On Wednesday evening, it was reported that the founder and editor-in-chief of Playboy magazine Hugh Hefner had died at the age of 91. His death was confirmed by reps at Playboy Enterprises who also attributed it to natural causes. Shortly after news of his passing broke, tweets about Hugh Hefner started rolling in, both to mourn his loss and also to celebrate his life. He leaves behind four children and his wife, Crystal Harris. He was married twice before.
While some people may turn up their noses at the E! Girls Next Door reality star based on superficial perceptions alone, it's also important to note Hefner's legacy in both his devotion to the literary greats as well as his early contributions to the feminist movement. Regardless of where you land on whether the women featured in his magazine are empowered or exploited, it's indisputable that his early publishing of female activist essays was a huge platform for women, in particular feminists, to speak their mind.
Hugh Hefner first opened the pages of Playboy magazine to the general public in 1953 with Marilyn Monroe as its first nude centerfold. In an editorial from that first issue, Hefner summed up the ethos of the publication and the spirit of his readership: “We enjoy mixing up cocktails and an hors d'oeuvre or two, putting a little mood music on the phonograph and inviting in a female acquaintance for a quiet discussion on Picasso, Nietzsche, jazz, sex.”
Hefner's ultimate mission with the magazine was to be "the high art of low art," and in so many ways he succeeded. In the pages of Playboy, between what were often tongue-in-cheek editorials with nude spreads, were some of the greatest authors of our time: Gabriel Garcia Marquez, Kurt Vonnegut, Jack Kerouac, Haruki Murakami, Vladimir Nabokov, Joseph Heller, Roald Dahl, Ian Fleming, Margaret Atwood, Normal Mailer, Ray Bradbury, F. Scott Fitzgerald – just to name a few heavy hitters. Even if it was all punctuated by various nude photoshoots, the pages of Playboy were deeply intellectual and often very politically active, making it a complex publication run by a complex man.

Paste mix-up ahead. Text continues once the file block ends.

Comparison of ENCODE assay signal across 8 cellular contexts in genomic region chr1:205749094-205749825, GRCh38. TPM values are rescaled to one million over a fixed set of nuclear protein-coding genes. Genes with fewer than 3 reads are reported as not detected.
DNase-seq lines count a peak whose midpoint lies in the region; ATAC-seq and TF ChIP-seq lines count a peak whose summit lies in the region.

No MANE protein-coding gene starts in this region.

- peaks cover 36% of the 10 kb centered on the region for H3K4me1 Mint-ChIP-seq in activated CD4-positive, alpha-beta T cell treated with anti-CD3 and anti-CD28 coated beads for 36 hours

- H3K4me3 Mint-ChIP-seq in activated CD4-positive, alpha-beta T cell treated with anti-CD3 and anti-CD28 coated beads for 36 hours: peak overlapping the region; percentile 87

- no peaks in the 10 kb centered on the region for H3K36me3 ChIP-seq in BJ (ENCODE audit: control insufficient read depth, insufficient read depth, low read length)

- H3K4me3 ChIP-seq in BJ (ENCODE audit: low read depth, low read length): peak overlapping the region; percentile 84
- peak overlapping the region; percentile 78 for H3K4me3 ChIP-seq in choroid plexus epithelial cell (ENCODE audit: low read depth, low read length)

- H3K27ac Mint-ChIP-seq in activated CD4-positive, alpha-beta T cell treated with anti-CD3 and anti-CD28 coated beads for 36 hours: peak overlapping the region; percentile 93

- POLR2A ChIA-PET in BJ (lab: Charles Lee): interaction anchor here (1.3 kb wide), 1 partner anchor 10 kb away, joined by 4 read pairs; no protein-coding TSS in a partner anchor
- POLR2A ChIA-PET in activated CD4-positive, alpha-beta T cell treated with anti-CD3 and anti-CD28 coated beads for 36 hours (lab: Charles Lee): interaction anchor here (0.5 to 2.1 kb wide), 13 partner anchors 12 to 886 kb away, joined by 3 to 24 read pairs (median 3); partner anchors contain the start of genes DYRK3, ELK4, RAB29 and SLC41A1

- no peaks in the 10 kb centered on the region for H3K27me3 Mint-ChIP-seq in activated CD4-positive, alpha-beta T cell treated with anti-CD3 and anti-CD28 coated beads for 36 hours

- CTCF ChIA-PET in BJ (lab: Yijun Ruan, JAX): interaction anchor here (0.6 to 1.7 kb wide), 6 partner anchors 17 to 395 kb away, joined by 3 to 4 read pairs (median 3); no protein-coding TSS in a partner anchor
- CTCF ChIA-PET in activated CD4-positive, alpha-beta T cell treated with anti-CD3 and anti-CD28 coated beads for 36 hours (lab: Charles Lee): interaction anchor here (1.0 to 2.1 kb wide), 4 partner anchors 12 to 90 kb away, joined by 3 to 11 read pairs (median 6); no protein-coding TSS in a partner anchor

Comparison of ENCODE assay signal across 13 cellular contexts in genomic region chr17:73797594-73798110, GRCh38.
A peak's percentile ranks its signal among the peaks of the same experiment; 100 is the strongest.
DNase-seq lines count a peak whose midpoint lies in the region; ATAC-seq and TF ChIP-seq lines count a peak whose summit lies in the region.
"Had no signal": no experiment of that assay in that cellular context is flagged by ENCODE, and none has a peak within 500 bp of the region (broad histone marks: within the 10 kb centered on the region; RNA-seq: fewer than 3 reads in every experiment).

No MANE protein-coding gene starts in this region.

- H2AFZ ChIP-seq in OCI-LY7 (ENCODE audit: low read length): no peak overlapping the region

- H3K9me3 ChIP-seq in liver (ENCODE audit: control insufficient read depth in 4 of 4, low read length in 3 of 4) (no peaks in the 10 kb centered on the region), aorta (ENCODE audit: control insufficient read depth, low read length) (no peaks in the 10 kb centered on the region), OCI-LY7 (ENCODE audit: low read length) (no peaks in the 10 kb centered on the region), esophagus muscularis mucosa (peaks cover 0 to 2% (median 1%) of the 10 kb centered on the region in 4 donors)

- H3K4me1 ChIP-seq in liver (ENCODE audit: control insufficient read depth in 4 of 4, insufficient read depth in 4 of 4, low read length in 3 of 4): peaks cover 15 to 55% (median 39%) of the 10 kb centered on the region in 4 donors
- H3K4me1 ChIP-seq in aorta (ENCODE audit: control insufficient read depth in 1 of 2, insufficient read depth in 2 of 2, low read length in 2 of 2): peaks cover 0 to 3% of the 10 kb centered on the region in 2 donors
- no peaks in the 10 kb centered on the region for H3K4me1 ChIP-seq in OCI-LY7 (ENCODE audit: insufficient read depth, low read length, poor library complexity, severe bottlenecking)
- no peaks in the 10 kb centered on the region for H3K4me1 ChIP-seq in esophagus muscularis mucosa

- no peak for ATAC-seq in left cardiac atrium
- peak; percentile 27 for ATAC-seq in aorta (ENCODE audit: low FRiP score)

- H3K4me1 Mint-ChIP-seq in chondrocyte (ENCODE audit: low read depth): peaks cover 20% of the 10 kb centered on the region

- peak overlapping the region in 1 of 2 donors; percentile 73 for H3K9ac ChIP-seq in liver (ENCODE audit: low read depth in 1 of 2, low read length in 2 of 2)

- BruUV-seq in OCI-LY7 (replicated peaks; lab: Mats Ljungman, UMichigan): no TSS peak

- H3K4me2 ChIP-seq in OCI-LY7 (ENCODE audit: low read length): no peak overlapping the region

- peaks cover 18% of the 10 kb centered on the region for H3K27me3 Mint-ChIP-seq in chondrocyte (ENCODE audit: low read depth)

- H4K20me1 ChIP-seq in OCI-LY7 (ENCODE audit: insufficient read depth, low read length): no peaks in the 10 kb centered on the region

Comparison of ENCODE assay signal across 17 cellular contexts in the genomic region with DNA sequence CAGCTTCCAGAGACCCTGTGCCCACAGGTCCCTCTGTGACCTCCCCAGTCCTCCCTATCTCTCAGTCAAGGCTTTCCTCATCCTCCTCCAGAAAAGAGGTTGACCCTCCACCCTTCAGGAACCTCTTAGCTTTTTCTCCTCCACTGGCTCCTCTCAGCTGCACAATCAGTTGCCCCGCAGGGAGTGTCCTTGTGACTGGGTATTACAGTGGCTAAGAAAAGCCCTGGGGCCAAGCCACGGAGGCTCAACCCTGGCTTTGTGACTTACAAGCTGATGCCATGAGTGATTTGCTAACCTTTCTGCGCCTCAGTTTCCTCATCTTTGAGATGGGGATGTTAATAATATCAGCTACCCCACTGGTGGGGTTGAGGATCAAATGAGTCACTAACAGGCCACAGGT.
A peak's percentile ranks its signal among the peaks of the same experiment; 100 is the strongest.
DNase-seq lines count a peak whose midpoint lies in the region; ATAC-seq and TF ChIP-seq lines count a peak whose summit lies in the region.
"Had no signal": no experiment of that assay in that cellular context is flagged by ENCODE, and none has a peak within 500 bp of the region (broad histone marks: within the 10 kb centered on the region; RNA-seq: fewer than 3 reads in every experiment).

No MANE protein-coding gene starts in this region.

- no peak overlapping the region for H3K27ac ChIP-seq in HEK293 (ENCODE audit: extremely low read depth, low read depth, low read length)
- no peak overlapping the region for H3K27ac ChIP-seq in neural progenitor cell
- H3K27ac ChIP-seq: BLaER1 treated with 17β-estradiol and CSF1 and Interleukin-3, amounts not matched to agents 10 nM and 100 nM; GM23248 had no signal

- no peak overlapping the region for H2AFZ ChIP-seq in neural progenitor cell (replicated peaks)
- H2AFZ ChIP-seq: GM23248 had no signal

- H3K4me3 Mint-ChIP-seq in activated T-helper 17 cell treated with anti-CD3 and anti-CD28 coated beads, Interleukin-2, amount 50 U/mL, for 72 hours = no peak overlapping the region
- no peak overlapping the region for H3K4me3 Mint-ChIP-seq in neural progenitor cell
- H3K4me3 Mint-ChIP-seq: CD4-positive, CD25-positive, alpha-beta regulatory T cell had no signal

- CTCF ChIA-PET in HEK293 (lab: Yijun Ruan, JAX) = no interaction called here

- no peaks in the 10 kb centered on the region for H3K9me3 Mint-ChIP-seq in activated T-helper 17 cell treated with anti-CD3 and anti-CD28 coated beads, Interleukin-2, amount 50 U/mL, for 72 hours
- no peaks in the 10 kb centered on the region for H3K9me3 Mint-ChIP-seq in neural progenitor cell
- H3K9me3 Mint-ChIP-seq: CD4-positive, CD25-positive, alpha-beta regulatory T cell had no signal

Hugh Hefner has received his fair share of criticism, which range the gamut and much of which is, well, fair. The Playboy aesthetic in many ways is a very literal depiction of the male gaze. It's easy to look at photos of Hefner in his iconic red smoking robe and not feel a certain type of way about him. I mean really, look at it. His politics both in Playboy and his actions in real life have had people divided for decades. But he's a household name any which way you shake it.
It's clear that both Hugh Hefner's life and death had a huge impact on so many people.
The outpour of emotions was immediately evidenced all over social media. Even those who may not have been his biggest fans are paying their respects. Even his harshest critics can't deny the indelible mark Hugh Hefner has left on the world. In his 91 years, Hefner accomplished an extraordinary amount. He was a father, husband, entrepreneur, intellectual, and a self-proclaimed (and proven many times over) hedonist. He will be remembered.
The reactions on Twitter vary in their tone and delivery, whether they be prayers, quotes, memes, or jokes, but they all come from the same place: a celebration of Hugh Hefner's life and a mourning of his death.
There are a ton of Hefner's inspirational quotes.
There were also some tasteful (and some less tasteful) jokes.
Many just mourned his death the old-fashioned way.
It was clear he was a man who lived life deeply.
RIP Hugh. You'll be missed.